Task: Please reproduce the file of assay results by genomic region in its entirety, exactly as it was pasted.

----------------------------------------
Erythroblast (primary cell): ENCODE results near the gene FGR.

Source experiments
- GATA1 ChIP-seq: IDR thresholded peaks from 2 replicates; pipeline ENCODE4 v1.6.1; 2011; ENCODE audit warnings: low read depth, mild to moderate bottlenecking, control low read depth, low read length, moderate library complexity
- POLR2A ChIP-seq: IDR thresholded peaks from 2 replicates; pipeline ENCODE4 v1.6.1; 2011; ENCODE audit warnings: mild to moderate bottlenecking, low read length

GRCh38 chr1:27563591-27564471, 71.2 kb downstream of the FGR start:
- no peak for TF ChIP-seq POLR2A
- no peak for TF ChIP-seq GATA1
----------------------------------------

Erythroblast (primary cell): ENCODE results near the gene FGR.

Source experiments
- GATA1 ChIP-seq: IDR thresholded peaks from 2 replicates; pipeline ENCODE4 v1.6.1; 2011; ENCODE audit warnings: low read depth, mild to moderate bottlenecking, control low read depth, low read length, moderate library complexity
- POLR2A ChIP-seq: IDR thresholded peaks from 2 replicates; pipeline ENCODE4 v1.6.1; 2011; ENCODE audit warnings: mild to moderate bottlenecking, low read length

GRCh38 chr1:27563591-27564471, 71.2 kb downstream of the FGR start:
- no peak for TF ChIP-seq POLR2A
- no peak for TF ChIP-seq GATA1